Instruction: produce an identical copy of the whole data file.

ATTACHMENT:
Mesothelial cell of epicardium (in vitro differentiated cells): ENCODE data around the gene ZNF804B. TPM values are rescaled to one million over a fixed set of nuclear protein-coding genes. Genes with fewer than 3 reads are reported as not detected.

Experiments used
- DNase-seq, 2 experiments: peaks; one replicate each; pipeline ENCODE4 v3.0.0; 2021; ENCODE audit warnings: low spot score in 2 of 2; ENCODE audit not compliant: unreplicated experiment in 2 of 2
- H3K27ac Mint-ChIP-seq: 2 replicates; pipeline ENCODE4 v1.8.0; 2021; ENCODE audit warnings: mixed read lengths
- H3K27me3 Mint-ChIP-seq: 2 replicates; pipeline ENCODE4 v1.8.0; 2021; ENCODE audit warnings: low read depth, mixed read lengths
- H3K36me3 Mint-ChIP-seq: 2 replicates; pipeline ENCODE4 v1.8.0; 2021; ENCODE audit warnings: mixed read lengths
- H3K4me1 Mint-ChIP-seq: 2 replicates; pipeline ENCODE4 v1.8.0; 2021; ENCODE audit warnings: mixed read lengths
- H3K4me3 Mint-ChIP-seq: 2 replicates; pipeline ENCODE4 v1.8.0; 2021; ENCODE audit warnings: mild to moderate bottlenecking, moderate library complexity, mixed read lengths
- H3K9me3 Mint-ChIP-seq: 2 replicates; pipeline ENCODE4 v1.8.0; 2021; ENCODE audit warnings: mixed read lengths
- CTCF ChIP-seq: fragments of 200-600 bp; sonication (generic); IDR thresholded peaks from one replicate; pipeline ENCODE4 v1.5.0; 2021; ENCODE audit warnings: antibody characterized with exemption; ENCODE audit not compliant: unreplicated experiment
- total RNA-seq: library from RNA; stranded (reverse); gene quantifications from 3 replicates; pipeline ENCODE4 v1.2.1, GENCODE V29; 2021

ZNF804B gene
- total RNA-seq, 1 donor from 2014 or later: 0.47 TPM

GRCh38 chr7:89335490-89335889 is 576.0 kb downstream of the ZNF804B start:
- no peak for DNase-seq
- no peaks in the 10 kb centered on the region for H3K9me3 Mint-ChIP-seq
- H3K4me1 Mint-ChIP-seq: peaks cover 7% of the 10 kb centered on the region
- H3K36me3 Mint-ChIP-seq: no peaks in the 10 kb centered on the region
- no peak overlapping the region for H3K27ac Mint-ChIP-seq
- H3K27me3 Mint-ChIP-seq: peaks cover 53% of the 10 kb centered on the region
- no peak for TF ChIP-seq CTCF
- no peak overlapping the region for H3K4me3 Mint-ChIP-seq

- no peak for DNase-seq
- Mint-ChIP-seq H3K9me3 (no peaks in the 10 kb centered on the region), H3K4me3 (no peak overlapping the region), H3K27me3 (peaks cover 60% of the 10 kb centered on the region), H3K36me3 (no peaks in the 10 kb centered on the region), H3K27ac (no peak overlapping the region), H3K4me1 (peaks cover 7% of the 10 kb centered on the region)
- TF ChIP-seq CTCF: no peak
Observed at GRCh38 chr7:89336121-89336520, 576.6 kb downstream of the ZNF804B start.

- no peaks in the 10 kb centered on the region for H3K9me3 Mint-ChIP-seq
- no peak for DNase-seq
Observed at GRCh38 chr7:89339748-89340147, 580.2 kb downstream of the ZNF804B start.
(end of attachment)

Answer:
Mesothelial cell of epicardium (in vitro differentiated cells): ENCODE data around the gene ZNF804B. TPM values are rescaled to one million over a fixed set of nuclear protein-coding genes. Genes with fewer than 3 reads are reported as not detected.

Experiments used
- DNase-seq, 2 experiments: peaks; one replicate each; pipeline ENCODE4 v3.0.0; 2021; ENCODE audit warnings: low spot score in 2 of 2; ENCODE audit not compliant: unreplicated experiment in 2 of 2
- H3K27ac Mint-ChIP-seq: 2 replicates; pipeline ENCODE4 v1.8.0; 2021; ENCODE audit warnings: mixed read lengths
- H3K27me3 Mint-ChIP-seq: 2 replicates; pipeline ENCODE4 v1.8.0; 2021; ENCODE audit warnings: low read depth, mixed read lengths
- H3K36me3 Mint-ChIP-seq: 2 replicates; pipeline ENCODE4 v1.8.0; 2021; ENCODE audit warnings: mixed read lengths
- H3K4me1 Mint-ChIP-seq: 2 replicates; pipeline ENCODE4 v1.8.0; 2021; ENCODE audit warnings: mixed read lengths
- H3K4me3 Mint-ChIP-seq: 2 replicates; pipeline ENCODE4 v1.8.0; 2021; ENCODE audit warnings: mild to moderate bottlenecking, moderate library complexity, mixed read lengths
- H3K9me3 Mint-ChIP-seq: 2 replicates; pipeline ENCODE4 v1.8.0; 2021; ENCODE audit warnings: mixed read lengths
- CTCF ChIP-seq: fragments of 200-600 bp; sonication (generic); IDR thresholded peaks from one replicate; pipeline ENCODE4 v1.5.0; 2021; ENCODE audit warnings: antibody characterized with exemption; ENCODE audit not compliant: unreplicated experiment
- total RNA-seq: library from RNA; stranded (reverse); gene quantifications from 3 replicates; pipeline ENCODE4 v1.2.1, GENCODE V29; 2021

ZNF804B gene
- total RNA-seq, 1 donor from 2014 or later: 0.47 TPM

GRCh38 chr7:89335490-89335889 is 576.0 kb downstream of the ZNF804B start:
- no peak for DNase-seq
- no peaks in the 10 kb centered on the region for H3K9me3 Mint-ChIP-seq
- H3K4me1 Mint-ChIP-seq: peaks cover 7% of the 10 kb centered on the region
- H3K36me3 Mint-ChIP-seq: no peaks in the 10 kb centered on the region
- no peak overlapping the region for H3K27ac Mint-ChIP-seq
- H3K27me3 Mint-ChIP-seq: peaks cover 53% of the 10 kb centered on the region
- no peak for TF ChIP-seq CTCF
- no peak overlapping the region for H3K4me3 Mint-ChIP-seq

- no peak for DNase-seq
- Mint-ChIP-seq H3K9me3 (no peaks in the 10 kb centered on the region), H3K4me3 (no peak overlapping the region), H3K27me3 (peaks cover 60% of the 10 kb centered on the region), H3K36me3 (no peaks in the 10 kb centered on the region), H3K27ac (no peak overlapping the region), H3K4me1 (peaks cover 7% of the 10 kb centered on the region)
- TF ChIP-seq CTCF: no peak
Observed at GRCh38 chr7:89336121-89336520, 576.6 kb downstream of the ZNF804B start.

- no peaks in the 10 kb centered on the region for H3K9me3 Mint-ChIP-seq
- no peak for DNase-seq
Observed at GRCh38 chr7:89339748-89340147, 580.2 kb downstream of the ZNF804B start.